ISO 9001 Certification establishes the requirements for a quality management system for all organizations who want a certificate of their ability to offer a product that complies with current regulations and that is able to meet the needs of customers in order to increase the level of satisfaction.
The quality translates into the ability of a company to provide its customers with a service that meets their expectations, on time and in the manner required and in full compliance with the regulations.
All of the company must be involved in achieving the goal (mission). This also implies the involvement and mobilization of employees and the reduction of waste in order to optimize efforts.
In the UNI EN ISO 9004:2000 (and 9000:2005) have been defined
the eight principles of quality management:
Customer-oriented organisation Understanding the customers' present and future needs, conform to their requests and aiming to exceeding their own expectations.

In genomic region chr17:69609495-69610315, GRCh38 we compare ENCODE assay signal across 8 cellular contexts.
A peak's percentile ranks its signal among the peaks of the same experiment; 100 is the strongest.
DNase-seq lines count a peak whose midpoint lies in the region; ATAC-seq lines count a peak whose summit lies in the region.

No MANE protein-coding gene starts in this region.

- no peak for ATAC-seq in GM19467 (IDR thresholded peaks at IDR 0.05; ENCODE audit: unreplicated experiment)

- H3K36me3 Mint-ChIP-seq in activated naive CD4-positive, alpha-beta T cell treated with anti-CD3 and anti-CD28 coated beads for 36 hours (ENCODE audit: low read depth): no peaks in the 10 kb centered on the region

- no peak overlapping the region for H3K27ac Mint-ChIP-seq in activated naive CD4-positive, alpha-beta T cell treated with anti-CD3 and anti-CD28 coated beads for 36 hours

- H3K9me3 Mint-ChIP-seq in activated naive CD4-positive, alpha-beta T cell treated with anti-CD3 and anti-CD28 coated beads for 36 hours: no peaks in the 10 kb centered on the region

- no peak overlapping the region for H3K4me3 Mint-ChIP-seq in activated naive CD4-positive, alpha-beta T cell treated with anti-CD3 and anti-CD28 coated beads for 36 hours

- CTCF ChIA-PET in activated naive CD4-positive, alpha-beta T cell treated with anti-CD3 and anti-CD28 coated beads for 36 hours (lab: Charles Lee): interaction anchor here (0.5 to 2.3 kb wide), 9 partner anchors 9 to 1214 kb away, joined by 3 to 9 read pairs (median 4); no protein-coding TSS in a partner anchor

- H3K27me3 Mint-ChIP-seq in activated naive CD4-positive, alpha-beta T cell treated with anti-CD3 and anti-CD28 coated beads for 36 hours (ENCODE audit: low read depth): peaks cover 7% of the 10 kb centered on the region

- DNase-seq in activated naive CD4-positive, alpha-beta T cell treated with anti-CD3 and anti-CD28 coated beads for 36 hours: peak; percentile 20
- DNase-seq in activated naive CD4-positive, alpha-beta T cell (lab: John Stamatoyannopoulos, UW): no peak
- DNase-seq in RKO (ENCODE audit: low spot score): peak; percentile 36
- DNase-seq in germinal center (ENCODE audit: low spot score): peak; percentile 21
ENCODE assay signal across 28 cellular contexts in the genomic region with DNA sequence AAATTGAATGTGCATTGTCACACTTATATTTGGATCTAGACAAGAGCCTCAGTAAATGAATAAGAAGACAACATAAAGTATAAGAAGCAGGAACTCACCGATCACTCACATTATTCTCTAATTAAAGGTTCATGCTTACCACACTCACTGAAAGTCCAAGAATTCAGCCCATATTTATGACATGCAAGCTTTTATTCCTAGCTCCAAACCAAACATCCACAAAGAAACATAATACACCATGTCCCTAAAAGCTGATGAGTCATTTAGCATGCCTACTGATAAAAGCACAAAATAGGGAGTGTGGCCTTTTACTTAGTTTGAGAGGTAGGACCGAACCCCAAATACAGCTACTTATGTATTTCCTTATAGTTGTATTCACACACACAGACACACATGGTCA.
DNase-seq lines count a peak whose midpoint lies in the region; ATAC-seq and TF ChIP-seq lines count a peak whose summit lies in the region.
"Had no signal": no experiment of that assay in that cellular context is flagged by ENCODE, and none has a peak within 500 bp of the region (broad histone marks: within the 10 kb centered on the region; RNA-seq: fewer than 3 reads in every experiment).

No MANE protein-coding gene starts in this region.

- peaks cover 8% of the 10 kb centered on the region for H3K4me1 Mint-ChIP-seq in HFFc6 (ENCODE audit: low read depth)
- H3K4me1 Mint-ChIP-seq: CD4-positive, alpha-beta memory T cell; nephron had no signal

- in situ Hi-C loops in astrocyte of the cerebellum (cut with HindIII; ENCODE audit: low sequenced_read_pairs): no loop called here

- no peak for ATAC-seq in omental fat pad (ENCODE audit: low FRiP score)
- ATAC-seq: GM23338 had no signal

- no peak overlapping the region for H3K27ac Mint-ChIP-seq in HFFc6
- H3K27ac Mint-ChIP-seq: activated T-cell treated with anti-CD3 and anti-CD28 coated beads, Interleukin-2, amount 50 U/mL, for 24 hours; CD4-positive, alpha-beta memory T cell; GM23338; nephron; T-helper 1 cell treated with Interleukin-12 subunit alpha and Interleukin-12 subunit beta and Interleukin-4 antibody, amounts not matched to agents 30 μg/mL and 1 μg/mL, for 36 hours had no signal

Leadership The Managers agree upon their purposes and the organisation's direction. They should create and mantain a work environment that fully involves the staff in pursuing the goals, motivating the work group.
Staff involvement People, on every level, are the essence of an organisation and their full involvement allows them to put their skills at the service of the organization.
Process approach A wanted result is achieved in a more efficient way when the resources and the activities are managed as a process.
Systemic approach to management Identifying, understanding and managing a system of interconnected processes aiming to determined goals improves the efficiency and effectivness of the organisation.
Continuuous improvement The continuous improvement should be a permanent goal for the organisation.
Decisions based of facts Effective decisions are based on data and information analysis.
Mutual benefit relationships with suppliers An organisation and its suppliers are interdependant and a mutual benefit relationship improves for both the ability to create value.